From my E-mail; 9-11 Truck
This picture as well as those in the extended area came to me via E-mail from Big Dave Nix, my cousin's boyfriend.
The truck belongs to John & Amy Holmgren from Shafer, MN. They took out a loan to pay for the work, which lists the names of all of the victims of the attacks on 9-11.
Building a Ship
It took me a couple of hours to read through the manual for this puppy.
My first clue that I'd gotten in too deep (yet again) was looking at the box filled not with parts but strips of woods, bundles of cloth, and several sheets of drawings. There are no parts, folks. As I read through the manual, and saw that I had to build virtually everything, I began to wish I'd stuck with a Revell monster truck kit.
But life is nothing if not a series of challenges, so I spread everything out and got started.
Now guys, here is where being divorced comes in handy. NO longer is the kitchen table reserved forpedestrian duties like eating. It can be used as nature intended, for projects, games and incredibly complex models.
The first step was to cut out the frame pieces and assemble them. Since they go together very similarly to the glass pack moving boxes, and I've moved many times, I felt comfortable with this step.
Next, I had to install the main deck, which is that oval shaped piece of wood shown above. Note carefully the hole in the deck, which are for the masts. They become very important later.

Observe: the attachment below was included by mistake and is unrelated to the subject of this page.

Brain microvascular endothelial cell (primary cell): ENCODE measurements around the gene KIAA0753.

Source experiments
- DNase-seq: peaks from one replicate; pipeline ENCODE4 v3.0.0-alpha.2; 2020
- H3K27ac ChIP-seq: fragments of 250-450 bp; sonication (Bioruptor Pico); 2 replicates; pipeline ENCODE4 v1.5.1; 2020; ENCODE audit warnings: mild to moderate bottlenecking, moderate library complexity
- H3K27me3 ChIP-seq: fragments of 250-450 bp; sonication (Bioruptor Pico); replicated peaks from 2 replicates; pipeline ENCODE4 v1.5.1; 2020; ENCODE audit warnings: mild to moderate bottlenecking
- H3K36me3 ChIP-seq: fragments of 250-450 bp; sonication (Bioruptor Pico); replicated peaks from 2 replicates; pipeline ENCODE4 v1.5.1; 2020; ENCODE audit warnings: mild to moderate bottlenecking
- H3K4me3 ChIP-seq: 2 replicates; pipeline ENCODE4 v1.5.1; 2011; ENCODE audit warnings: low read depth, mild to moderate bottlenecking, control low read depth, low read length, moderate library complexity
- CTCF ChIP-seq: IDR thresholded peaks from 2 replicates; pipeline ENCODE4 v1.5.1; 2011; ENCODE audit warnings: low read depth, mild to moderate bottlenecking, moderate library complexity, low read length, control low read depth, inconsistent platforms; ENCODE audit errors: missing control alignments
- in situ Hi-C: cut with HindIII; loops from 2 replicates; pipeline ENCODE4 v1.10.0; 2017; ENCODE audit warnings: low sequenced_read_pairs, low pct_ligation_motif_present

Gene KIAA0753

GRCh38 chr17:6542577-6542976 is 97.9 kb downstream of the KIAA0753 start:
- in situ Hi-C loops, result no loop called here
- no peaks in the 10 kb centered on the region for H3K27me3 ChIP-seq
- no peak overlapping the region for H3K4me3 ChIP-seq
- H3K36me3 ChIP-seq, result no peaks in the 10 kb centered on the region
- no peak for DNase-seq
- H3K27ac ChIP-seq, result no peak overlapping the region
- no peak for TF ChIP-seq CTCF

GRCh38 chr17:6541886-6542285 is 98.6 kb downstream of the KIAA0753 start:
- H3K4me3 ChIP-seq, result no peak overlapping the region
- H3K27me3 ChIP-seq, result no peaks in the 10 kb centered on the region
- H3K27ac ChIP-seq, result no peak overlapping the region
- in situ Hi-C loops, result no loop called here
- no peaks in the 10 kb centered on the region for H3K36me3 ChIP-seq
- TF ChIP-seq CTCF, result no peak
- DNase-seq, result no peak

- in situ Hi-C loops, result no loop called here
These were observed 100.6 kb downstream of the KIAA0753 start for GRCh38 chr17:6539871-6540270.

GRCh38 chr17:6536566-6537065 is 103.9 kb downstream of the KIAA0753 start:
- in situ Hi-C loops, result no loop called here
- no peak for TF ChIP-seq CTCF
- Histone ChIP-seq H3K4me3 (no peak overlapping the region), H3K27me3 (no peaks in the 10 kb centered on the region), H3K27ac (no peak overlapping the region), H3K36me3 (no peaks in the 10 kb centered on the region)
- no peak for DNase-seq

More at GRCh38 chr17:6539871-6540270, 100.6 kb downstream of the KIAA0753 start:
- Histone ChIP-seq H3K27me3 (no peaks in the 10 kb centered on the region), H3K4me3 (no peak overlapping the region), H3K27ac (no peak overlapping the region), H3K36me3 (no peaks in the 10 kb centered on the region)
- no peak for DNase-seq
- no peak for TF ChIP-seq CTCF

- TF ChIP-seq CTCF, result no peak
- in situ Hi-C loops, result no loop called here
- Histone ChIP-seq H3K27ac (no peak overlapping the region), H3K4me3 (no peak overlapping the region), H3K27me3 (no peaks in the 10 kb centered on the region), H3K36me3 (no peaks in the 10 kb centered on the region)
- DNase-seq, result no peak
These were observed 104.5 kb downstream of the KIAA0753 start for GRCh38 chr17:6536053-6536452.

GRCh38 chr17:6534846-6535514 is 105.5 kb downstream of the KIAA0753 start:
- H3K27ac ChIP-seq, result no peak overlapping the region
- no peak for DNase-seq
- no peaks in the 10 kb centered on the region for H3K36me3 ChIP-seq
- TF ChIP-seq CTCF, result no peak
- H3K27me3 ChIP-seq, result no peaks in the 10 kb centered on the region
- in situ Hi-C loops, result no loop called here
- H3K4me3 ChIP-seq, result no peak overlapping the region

As pretty as the deck is, it isn't realistic enough for this model, so the next step is to apply thin strips of wood to simulate a planked deck.
Notice anything missing? I didn't.
Next, I put on the upper deck and the bulkhead joining it to the main deck.
And the fo'c'sle.
It was about this point that I realized that the mast holes had somehow fallen off the model, and after looking around the floor for the holes, I decided I had to cut some new ones into the carefully laid and sanded strips.
It was painful plunging that sharp knife into the deck (Actually, I kinda enjoyed it, but don't tell anybody) but I did it, and I now have three well placed mast holes.
And two not so well placed.
And that's where the model stands today. The next step is to plank the hull, and then the really tricky detailed work begins.
I have a feeling that I'm going to be giving up caffeine for the next 6 months or so.
« Close 'er up!